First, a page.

Our adventure (a trip to Lundy Island is not just a climbing trip - it's an adventure), started half an hour after the MS Oldenburg, the ferry that we were supposed to have been on, had sailed for the island.
A veritable fortress, with huge granite walls reaching 300 ft in places, Lundy Island is as famous for its climbing as it is for the pirates, villains and heroes that once inhabitated it's shores.
Sailing from Ilfracombe, one immediately experiences a sense of wildness and adventure. This is not just a drive to the local crag. It is a climbing trip that lives on in memory long after the sun has set on many other climbing trips, both near and far!
First climbing-sortie to Lundy happened in the late 1890s. Though the records have never been discovered, it is nevertheless known that Tom Longstaff climbed on St James' Stone. And so, the recorded climbing history on Lundy Island start in June 1961, when a party consisting of Admiral Keith Lawder, Ted Pyatt, Jimmy Logan and Robin Shaw paid their first visit to the island. On this ocassion they opened what is considered the first classic line on Lundy: The Devil's Slide. Except for climbs like Albion (on the Devils's Slide), and Diamond Solitaire, little else of real noteworthiness happened until 1970.
The taste of salt-water thoroughly washed from our lips after a short stop in the Marisco Tavern, and a quick introduction to the early Climbing History of Lundy completed, John and I headed for Landing Craft bay. Close to the campsite, easy to descend, and offering some superb climbing in the VS and up range, it is a great starting point for anyone not used to the rock or local conditions. Road Runner, a very pleasant 90ft VS, first climbed in 1972 by Gilbert, Littlejohn and Moulton, becoming our first 'prize' in an active four days of climbing.
Next day, a precarious abseil, takes us close to the base of the classics Shamrock, and the adjoining Holiday in Cambodia. Shamrock proves a tricky take-off, but otherwise fairly easy, well-protected climb. Holiday in Cambodia is exactly that! I have the honour of leading the top pitch; described as of "spartan protection." Which, translated into everyday language means: More than halfway up this wall, your last piece more than a sure-as-hell, hit-the-deck head-splitting fall below you, you suddenly get the urge to put in just one more piece of 'pro'. But even the most careful of searches doesn't yield even the tiniest of spaces. An, oh s**t I forgot the epoxy, which may have been a last desparate resort, flashes through the brain (what brain?). The urge to look down to where the last piece, more of a decoration than real protection, shines in the glorious sun, becomes overpowering. If you have any common sense left (you wouldn't have been here in the first place) you fight the urge to look down, find the next little hold, and move on. Every move at this point becomes one of extreme concentration... like soloing - albeit involuntarily. Then, at last, what feels like a thousand feet higher, you find another place where a 'decorative' piece of gear makes you feel just that teensiest bit more confident. You also know that if you fall at the wrong angle, that not even this huge wire is going to stop you from looking like a gannet plummeting to the surface of the sea! A half-a-dozen easier moves later, you top out onto easy ground, and you yell at the top of your lungs, because if you don't you'll start shaking... Suddenly it dawns on you that this is climbing in it's purest form. Challenging, technical, adrenaline zapping, beautiful, thin positive holds on a huge wall that make you feel tinier and tinier the higher you progress. And you want more....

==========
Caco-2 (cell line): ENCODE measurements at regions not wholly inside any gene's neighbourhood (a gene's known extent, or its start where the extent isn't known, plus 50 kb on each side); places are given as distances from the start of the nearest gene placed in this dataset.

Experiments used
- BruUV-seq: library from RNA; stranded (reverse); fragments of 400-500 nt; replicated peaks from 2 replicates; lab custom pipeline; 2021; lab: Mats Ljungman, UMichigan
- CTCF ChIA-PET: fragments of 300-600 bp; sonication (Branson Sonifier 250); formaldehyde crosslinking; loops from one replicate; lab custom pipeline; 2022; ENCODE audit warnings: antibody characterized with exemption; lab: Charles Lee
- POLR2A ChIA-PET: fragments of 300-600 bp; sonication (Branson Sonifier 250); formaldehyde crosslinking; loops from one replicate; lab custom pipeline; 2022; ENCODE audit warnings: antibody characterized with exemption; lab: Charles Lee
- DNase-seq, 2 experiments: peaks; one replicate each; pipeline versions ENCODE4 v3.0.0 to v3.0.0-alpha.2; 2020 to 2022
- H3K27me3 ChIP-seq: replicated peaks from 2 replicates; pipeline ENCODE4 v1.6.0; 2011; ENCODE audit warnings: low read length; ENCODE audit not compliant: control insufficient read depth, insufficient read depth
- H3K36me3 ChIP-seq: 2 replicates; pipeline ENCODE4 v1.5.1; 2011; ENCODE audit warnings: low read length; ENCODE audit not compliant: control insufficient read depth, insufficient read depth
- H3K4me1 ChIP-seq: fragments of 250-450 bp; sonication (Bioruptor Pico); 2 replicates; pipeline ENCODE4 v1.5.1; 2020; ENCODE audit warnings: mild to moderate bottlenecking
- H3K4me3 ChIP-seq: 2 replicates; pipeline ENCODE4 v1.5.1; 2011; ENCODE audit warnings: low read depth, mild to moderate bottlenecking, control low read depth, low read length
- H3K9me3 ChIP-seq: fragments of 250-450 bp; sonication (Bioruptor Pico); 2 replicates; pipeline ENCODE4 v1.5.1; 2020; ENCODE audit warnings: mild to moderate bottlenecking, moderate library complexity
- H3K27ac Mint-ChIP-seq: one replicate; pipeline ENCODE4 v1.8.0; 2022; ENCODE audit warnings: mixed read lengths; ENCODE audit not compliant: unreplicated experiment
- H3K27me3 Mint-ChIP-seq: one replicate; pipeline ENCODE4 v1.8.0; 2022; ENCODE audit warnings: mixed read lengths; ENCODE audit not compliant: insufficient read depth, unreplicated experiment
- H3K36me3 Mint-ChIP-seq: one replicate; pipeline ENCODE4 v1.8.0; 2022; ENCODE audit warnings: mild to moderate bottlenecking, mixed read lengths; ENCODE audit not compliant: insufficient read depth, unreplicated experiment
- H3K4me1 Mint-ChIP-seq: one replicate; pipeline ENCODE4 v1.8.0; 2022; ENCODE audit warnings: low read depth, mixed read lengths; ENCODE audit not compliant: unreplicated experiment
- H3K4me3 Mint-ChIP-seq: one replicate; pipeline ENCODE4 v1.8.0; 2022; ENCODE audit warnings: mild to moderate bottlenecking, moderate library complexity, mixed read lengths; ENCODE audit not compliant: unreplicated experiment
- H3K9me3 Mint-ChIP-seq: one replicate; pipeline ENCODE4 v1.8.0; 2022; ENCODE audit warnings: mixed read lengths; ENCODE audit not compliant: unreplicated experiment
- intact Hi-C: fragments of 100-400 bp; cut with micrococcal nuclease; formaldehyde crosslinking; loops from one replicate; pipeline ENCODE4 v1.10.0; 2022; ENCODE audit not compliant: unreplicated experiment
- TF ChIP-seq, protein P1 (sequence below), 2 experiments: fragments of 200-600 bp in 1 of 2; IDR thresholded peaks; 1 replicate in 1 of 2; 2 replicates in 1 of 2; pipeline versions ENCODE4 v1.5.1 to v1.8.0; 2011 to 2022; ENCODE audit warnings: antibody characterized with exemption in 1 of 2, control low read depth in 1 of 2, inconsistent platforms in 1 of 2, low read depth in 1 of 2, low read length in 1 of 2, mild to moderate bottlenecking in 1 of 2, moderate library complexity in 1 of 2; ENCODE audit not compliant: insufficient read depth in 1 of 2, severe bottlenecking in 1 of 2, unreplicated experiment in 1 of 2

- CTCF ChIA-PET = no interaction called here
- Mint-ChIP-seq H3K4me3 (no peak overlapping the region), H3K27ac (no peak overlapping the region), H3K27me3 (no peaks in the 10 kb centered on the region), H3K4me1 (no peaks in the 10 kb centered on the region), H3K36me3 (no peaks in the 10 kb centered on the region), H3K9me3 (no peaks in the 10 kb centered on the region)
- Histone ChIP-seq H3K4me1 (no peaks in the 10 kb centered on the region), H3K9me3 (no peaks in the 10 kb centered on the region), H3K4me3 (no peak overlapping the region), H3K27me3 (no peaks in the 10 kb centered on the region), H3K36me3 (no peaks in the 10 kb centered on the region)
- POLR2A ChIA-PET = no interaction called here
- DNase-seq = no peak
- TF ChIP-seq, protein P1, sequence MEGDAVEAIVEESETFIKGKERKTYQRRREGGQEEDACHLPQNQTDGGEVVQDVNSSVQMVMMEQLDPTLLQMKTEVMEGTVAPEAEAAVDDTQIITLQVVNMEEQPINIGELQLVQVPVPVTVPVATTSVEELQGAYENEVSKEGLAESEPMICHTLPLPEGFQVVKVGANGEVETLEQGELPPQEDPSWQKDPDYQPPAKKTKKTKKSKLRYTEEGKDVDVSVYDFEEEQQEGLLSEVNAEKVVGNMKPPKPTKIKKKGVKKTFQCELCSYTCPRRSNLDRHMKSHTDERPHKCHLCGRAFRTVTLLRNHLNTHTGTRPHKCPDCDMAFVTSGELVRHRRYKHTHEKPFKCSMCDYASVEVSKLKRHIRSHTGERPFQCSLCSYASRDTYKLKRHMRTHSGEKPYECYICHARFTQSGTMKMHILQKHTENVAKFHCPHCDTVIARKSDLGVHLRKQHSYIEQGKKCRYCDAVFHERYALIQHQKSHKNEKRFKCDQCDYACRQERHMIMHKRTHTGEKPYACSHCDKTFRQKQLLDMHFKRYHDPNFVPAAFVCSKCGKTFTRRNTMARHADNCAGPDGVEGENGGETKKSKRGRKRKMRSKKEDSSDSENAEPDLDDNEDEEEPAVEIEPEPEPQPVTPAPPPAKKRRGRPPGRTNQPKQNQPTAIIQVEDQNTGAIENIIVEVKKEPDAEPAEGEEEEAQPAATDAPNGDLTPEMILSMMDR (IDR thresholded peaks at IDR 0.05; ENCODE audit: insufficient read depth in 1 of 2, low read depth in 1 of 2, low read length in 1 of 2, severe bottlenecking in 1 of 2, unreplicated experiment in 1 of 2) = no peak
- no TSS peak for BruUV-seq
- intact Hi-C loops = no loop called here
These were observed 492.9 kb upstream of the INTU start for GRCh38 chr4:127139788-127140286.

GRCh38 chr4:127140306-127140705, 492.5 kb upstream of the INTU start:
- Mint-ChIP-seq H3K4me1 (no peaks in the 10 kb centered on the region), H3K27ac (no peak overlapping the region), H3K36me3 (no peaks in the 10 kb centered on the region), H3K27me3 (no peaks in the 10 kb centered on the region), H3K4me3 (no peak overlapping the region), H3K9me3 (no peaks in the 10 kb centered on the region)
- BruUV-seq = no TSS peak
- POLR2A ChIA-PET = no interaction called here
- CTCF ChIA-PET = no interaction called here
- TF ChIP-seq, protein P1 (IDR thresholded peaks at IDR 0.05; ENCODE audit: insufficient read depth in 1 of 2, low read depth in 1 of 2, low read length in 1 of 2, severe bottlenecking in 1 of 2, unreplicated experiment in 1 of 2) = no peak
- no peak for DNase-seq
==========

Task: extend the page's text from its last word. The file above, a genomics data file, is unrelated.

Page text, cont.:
John's turn to take the thin end. This time it's Formula One. Another superb, sustained line done, one throwing all kinds of technical problems at you, we decide we've done enough for today and head for the tavern.
Tuesday morning - final day. I head off with Richard, as Paul and John head off in a different direction. We settle on 'Double Diamond', which Richard hadn't previously done; I find that the angry sea below is less of a threat today! Time for one more climb before the ferry leaves. It has to be Needle Rock - a solitary sea-stack, which in high tide is completely surrounded by huge lapping tongues of water. Integrity being the 3-star route, we choose it for our last outing. A feeling of airiness follows one all the way to the top on this short but sustained pitch. For a short while you sit on top of the small platform and you look down at the sea surrounding you. But you dont stay too long as you know that you have to get back to the mainland before the incoming tide cuts off your retreat line, and leaves you wet or marooned.
The ferry ride back is a lot more confortable, but a lot less exciting than the ski-boat that brought us here. The main consolation being the cold beers, and the fact that you can sit down without fear of being washed overboard!
Next year it will definetely be a seven-day trip to this little four by half mile rock fortress. With more than 500 superb routes to pick from, and many more just waiting to be climbed, no crowds, no pollution, plenty of beer and good company, where else would you want to go?
Climbing Guide Books
How to get there, wildlife, etc, at the Lundy Website (recommended!)
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